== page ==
In a recent presentation to the Board of Education, a consortium of educators called P-20 pointed out that 62 percent of girls from the Class of 2015 went to college. That compares to 49 percent for boys.

Stephen Schatz, Hawaii Department of Education deputy superintendent, said there are no plans to launch a program geared at bolstering achievement among boys.….

Here’s how Hawaii boys and girls perform on other key metrics:

  • The graduation rate for public school girls was 85 percent in 2013-14, compared to 79 percent for boys.
  • Just under 1 percent of middle school boys are retained, compared to .5 percent of girls
  • On a state assessment, 56 percent of girls were proficient in language arts in the 2014-15 (the year a new, tougher state assessment was introduced). By comparison, 42 percent of boys were.
  • In math, the gap is smaller but still there: 44 percent of girls were proficient, compared to 40 percent of boys.
  • The only subject boys bested girls was science: 43 percent of boys were deemed proficient in 2014-15, compared to 41 percent of girls.

LINK: 2015 CCRI Data

read … Crushed by Political Correctness

New analysis looks at San Francisco housing costs

ILind: Here’s a great article about a very innovative bit of digging into the causes of high housing prices in San Francisco (“A guy just transcribed 30 years of for-rent ads. Here’s what it taught us about housing prices“).

The article, by Michael Andersen, tries to summarize a detailed analysis in a blog post published over the weekend by Eric Fischer.

Read through Andersen’s summary, then wade through some or all of Fischer’s original.

It’s really very interesting to see the data for housing and rents charted over a long period of time. These data allowed Fischer to calculate how changes in employment or rates of new construction would impact rents in the city….

Andersen boils it down to a couple of simple sentences: 

For the love of god, keep adding homes. Keep adding homes so things don’t get any worse and you’re not trapped in a lose-lose-lose shitstorm like San Francisco.”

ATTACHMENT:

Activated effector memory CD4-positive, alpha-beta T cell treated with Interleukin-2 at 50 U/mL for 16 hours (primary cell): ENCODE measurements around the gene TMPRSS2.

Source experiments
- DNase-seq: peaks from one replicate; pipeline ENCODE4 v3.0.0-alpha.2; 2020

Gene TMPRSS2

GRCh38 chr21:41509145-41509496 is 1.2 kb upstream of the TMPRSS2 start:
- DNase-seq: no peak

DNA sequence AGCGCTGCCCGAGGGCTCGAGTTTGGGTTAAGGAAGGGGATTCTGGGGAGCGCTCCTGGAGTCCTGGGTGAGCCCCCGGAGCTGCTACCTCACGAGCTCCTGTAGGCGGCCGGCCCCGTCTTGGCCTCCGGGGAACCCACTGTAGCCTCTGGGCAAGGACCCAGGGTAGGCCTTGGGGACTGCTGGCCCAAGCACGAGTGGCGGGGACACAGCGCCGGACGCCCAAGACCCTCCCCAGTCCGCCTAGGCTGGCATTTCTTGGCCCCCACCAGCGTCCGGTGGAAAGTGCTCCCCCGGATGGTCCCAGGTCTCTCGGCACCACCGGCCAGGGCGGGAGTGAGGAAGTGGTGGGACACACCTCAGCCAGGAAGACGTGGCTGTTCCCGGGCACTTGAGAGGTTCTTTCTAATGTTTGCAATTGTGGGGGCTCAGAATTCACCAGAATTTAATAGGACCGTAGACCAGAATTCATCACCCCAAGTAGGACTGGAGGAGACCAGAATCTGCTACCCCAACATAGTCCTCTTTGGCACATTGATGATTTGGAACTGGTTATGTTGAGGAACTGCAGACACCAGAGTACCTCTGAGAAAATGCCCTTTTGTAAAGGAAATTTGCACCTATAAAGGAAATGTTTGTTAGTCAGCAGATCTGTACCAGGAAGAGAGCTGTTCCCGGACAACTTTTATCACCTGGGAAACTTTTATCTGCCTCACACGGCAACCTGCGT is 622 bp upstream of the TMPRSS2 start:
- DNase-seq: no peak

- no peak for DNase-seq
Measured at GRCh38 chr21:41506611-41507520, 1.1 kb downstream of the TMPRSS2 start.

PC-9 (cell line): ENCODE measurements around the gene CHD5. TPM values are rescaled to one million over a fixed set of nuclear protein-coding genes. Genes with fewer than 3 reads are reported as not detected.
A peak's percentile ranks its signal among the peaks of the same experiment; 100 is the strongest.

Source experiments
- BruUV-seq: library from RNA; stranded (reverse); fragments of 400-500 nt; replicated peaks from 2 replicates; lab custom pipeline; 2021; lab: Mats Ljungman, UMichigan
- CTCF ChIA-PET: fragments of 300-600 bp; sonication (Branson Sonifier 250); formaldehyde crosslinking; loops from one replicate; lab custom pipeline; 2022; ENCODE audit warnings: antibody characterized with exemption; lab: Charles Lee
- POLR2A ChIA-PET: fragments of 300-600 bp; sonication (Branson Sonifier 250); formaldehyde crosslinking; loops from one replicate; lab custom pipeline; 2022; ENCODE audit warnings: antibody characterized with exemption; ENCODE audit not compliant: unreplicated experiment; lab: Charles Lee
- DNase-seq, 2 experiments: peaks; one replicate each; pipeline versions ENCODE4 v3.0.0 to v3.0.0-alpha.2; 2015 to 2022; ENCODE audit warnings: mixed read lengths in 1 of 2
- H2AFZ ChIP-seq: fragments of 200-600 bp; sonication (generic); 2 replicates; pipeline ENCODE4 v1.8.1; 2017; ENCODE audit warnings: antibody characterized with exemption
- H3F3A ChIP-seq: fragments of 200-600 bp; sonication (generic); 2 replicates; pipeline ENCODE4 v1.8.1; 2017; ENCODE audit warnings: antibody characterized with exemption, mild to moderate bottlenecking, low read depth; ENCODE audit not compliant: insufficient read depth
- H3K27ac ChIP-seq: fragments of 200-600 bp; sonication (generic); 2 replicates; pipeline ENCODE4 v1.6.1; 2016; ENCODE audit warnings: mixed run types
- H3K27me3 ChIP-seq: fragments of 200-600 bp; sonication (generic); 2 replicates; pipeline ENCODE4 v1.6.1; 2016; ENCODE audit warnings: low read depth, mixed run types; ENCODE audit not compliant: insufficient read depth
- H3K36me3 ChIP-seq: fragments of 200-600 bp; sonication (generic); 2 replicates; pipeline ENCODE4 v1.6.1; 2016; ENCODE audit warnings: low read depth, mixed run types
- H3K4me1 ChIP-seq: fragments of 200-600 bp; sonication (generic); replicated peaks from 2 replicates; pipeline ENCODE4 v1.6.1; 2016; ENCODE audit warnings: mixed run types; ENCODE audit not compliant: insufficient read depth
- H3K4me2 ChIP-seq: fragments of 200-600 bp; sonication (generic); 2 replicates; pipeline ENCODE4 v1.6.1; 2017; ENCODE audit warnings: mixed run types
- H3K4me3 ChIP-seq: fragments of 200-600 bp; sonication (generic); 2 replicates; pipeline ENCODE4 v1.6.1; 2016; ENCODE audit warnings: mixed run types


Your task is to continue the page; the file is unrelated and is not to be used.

You can download Fischer’s data if you want to mess with the numbers yourself.

read … New analysis looks at San Francisco housing costs

Ag Shipments Down Statewide

KGI: …The agricultural sector continued to be challenged by dry weather conditions, making statewide shipments weak for the beginning of 2016. In the first quarter, intrastate shipments of locally grown agricultural products decreased by 8.8 percent compared to the same period last year, with declines at all ports with agricultural exports.

Volumes were down 10.5 percent on Kauai; 7 percent on Oahu; 1 percent on Maui; 14.5 percent in Hilo; 8.7 percent in Kawaihae; and 1.8 percent on Molokai….

read … Young Brothers reports intrastate cargo shipments flat

Hawaii County: Lunatics Attack Styrofoam Again

HTH: A divided County Council on Monday advanced a bill banning polystyrene take-out containers starting in 2018, but only after a heated discussion about potential health hazards and environmental damage from the breakdown of said containers.

The council Environmental Management Committee, which includes all nine council members, voted 5-4 to forward Bill 140 to the council with a positive recommendation. The bill, banning the material popularly known as “Styrofoam,” faces two more votes before going to the mayor for signature or veto….

Proponents of Bill 140 included the environmental groups Surfrider Foundation, Hawaii Wildlife Fund and Sierra Club as well as local businesses that sell or use environmentally friendly alternatives to the food containers. Sarah Rafferty of Kailua-Kona said she’s gathered 4,700 signatures on a petition urging a countywide ban on single-use expanded polystyrene containers.

More than 40 proponents testified during a meeting earlier this month, with only two testifiers publicly opposing the bill.

But Hilo Councilman Aaron Chung rattled off a long list of Hilo businesses opposing the bill who since have sent letters to council members. Topping their concerns are the added cost of environmentally friendly containers, he said.

“These are local guys trying to make a go, and they’re being overlooked,” Chung said.

Chung, along with fellow Hilo Councilman Dennis “Fresh” Onishi, Puna Councilman Greggor Ilagan and Kona Councilman Dru Kanuha voted no.

Dissenters disputed health concerns about ingesting styrene, said the bill unfairly targeted small local businesses and asserted the danger to marine life is caused by litterers, not the vendors.

“Nobody talks about the littering problem,” Onishi said….

read … Stop Harassing the People

Military Prosecutors Charge Bisexual: Murdered Wife, Worked as Gay Prostitute, Collected Kiddie Porn

SA: An Army medic charged with conspiring with his lover to kill his wife in Hawaii will be court-martialed for child pornography and prostitution charges that surfaced while investigating the killing….

Walker allegedly posted on Craigslist soliciting three men to have sex in exchange for his receiving money, the Army said.

Child pornography video and photos were found on Walker’s laptop during a November 2014 search, with additional images and video found during an April 2015 search, the Army said.

read … Bisexual in the Military